30 November 2015

Will Osborne, Mandelson and the ruling elite run Britain forever?


It’s two years since I wrote a piece for The Times wondering if British voters deserved a realignment of the political system:

“At the moment we don’t have much choice. Whoever is elected we get membership of the EU, historically large-scale immigration, privatised utilities, intervention in Afghanistan, heavy subsidy of renewable energies, nuclear power, large prison populations and so on. All the people who have run Britain since 1979 belong to what I’d call the Liberal Party. Thatcher, Blair, Cameron, Clegg, Osborne, Johnson — all of them have moved the country in a laissez-faire direction. They’ve either been economic liberals or social liberals. All have wanted to reduce the role of the State in the economy. All have advanced individualism while getting taxpayers to pay for the consequences of individual liberties (eg the financing of broken families).”

I suggested that if the political parties were formed from scratch they would look very different from today. I sketched (and it really was sketched) out four possible new parties and who might belong to them and what they’d stand for:


[Copyright: The Times]

As many people pointed out in response, a five fold division would make things tidier (especially on the Left) and The Economist’s Jeremy Cliffe’s “Westminster reimagined” offered such a framework six months before I had put finger to keyboard.

I can’t remember any other article I’ve written for the paper attracting such interest and I thought it would be useful – two years on – to check on whether any kind of realignment is underway or whether the “old politics” will be hard to shake. I can readily identify six key changes since the piece and six significant constants. Let’s start with what’s different…

1. Labour was nearly wiped out in Scotland at the general election and replaced by the Scottish National Party.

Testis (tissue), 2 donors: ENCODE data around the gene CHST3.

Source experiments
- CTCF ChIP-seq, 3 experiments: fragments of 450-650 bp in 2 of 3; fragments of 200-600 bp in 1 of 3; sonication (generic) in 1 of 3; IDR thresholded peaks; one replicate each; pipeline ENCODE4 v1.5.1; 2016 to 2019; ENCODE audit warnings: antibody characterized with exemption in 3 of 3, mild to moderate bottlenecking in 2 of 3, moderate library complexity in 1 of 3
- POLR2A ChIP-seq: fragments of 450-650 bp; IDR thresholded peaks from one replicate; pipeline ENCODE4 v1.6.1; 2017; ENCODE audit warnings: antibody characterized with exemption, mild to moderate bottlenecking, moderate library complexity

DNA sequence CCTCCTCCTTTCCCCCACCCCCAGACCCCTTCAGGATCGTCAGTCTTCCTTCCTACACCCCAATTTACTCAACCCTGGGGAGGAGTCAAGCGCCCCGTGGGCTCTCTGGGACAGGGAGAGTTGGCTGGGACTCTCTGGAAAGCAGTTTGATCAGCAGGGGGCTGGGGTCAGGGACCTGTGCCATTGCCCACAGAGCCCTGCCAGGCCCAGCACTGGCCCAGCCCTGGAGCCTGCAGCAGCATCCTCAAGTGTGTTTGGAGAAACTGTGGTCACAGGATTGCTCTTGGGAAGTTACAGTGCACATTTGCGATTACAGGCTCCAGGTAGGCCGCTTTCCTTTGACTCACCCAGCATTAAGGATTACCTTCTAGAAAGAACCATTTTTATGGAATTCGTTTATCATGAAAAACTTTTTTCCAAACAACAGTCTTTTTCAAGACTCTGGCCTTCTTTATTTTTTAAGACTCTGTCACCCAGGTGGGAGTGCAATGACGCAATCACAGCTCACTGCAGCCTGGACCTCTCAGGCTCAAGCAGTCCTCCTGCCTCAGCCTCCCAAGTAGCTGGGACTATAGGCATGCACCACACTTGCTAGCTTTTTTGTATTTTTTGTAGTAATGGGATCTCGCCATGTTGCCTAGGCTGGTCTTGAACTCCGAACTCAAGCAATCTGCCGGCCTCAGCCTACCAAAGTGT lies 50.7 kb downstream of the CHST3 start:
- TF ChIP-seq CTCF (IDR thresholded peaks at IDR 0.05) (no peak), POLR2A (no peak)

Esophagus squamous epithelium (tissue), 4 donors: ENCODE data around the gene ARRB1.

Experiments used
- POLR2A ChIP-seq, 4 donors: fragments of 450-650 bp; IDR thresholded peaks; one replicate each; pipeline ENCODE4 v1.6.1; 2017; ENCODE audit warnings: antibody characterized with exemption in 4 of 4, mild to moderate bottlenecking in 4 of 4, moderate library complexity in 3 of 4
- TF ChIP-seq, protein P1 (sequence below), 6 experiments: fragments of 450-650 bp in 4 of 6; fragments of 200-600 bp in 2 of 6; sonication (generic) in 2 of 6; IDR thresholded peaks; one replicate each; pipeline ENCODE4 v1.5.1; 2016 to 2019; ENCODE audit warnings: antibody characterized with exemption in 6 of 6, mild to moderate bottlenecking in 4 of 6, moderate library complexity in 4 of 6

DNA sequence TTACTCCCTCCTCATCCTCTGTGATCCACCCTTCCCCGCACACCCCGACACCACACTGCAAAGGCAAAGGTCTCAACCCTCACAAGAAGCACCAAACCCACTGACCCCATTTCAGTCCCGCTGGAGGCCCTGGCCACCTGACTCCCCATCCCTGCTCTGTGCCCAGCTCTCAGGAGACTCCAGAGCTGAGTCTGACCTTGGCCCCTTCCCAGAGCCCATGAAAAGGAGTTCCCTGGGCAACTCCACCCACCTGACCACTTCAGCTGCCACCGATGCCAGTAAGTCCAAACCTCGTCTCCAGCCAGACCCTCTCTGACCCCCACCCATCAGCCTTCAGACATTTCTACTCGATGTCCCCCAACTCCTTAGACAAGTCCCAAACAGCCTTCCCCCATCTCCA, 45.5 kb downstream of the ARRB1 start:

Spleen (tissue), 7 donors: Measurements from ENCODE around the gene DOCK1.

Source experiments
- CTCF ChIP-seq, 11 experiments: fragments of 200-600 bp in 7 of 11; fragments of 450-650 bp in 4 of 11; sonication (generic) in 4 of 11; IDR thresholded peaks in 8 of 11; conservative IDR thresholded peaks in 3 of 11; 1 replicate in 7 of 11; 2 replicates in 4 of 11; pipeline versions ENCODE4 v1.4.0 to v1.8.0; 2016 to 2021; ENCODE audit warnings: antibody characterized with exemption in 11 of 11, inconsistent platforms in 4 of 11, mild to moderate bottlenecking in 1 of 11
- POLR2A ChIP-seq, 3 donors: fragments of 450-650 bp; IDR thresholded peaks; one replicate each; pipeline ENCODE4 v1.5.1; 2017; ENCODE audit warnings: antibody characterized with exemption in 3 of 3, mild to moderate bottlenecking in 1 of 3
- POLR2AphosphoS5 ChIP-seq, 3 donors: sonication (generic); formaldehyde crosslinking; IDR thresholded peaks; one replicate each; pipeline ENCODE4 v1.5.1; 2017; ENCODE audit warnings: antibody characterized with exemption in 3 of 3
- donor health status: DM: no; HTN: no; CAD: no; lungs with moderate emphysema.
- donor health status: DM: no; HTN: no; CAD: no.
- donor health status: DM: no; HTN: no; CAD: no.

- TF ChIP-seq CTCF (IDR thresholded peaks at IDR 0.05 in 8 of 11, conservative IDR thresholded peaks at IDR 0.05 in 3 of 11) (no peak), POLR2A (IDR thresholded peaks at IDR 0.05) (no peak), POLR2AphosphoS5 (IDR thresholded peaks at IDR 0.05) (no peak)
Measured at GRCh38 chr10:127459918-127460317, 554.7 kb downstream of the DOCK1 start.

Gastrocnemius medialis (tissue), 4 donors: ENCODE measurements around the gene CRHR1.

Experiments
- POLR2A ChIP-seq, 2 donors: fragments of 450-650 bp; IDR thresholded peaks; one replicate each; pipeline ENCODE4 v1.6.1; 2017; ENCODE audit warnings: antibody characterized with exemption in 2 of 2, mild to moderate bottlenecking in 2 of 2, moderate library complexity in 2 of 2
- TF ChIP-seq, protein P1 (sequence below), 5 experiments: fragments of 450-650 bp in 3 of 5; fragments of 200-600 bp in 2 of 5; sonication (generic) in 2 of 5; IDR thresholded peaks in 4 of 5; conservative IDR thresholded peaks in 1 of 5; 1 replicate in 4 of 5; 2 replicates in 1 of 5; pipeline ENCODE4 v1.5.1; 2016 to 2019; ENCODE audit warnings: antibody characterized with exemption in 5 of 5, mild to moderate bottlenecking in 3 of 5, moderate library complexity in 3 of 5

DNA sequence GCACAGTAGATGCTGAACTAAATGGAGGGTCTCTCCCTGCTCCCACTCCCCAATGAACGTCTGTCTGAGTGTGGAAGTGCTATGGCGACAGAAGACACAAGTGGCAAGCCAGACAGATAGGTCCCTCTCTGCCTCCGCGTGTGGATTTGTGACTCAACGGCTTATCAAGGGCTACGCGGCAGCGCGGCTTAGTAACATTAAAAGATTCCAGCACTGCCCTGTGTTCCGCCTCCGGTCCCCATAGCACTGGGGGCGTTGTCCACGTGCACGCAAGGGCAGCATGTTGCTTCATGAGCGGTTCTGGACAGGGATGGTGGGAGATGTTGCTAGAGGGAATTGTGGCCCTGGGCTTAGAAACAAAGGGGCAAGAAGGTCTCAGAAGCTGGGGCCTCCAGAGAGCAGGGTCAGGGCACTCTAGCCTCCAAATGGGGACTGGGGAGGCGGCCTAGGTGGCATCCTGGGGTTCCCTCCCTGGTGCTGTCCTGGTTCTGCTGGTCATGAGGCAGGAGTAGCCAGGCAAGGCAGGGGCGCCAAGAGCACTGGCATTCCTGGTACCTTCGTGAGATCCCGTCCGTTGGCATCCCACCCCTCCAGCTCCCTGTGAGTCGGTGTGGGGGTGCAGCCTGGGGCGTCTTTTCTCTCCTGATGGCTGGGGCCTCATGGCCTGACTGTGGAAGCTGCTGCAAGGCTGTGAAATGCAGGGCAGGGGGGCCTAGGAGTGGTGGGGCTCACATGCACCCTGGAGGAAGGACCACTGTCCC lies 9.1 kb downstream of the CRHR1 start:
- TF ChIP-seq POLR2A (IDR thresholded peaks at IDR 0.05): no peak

2. Huge numbers of extra left-wing activists have become involved in politics. The SNP had its post-referendum surge in membership and Labour has seen its ranks swell as part of the process of electing the unelectable Jeremy Corbyn.

3. The transformed composition of the Labour Party means that it will not be led by a Blairite or moderate left-winger any time soon – even after Jeremy Corbyn is toppled (which is surely a matter of when, not if).

4. The Lib Dems have been smashed as a parliamentary force and (beyond the House of Lords) will not hold significant power for many years.

5. At May’s general election Ukip won 3.9 million votes (a 400% increase on the previous general election) and the Greens won 1.2 million votes (also a 400% increase). Thanks to first-past-the-post they got one seat each as a reward.

6. A precedent of multi-party TV election debates has been established – giving smaller parties by-election levels of publicity and status.

But at least as much has also stayed the same…

1. The Conservatives – back in power with their first majority since 1992 – have stayed intact, weathering the emergence of Ukip and what might have been an historic split on the Right.

2. Not a single Labour MP has defected to another party – despite the fact Ed Miliband has been replaced by an IRA-Hamas-Hezbollah sympathising leader and a shadow chancellor who quotes Mao whilst performing his day job and lists the overthrow of capitalism as one of his extra-curricular interests. (I’m now not sure what it would take for a moderate Blairite MP to defect).

3. The British people remain almost completely uninterested in electoral reform even though Blair stayed PM on the back of just 35.2% of the vote in 2005; Cameron became PM with just 36.1% of those who voted in 2010; and Cameron stayed PM (this time with his own majority) with just 36.9% of the vote (or a quarter of eligible voters).